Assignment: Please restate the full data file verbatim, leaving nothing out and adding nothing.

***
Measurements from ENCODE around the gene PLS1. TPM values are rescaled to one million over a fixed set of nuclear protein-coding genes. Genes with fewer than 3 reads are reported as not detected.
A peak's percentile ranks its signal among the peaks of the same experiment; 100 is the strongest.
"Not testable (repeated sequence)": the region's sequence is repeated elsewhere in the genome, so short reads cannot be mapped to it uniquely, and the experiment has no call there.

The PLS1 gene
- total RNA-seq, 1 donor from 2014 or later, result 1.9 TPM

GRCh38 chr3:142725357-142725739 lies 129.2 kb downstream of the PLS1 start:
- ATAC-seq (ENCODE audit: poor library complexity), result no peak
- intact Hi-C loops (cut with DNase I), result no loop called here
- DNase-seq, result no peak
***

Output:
Measurements from ENCODE around the gene PLS1. TPM values are rescaled to one million over a fixed set of nuclear protein-coding genes. Genes with fewer than 3 reads are reported as not detected.
A peak's percentile ranks its signal among the peaks of the same experiment; 100 is the strongest.
"Not testable (repeated sequence)": the region's sequence is repeated elsewhere in the genome, so short reads cannot be mapped to it uniquely, and the experiment has no call there.

The PLS1 gene
- total RNA-seq, 1 donor from 2014 or later, result 1.9 TPM

GRCh38 chr3:142725357-142725739 lies 129.2 kb downstream of the PLS1 start:
- ATAC-seq (ENCODE audit: poor library complexity), result no peak
- intact Hi-C loops (cut with DNase I), result no loop called here
- DNase-seq, result no peak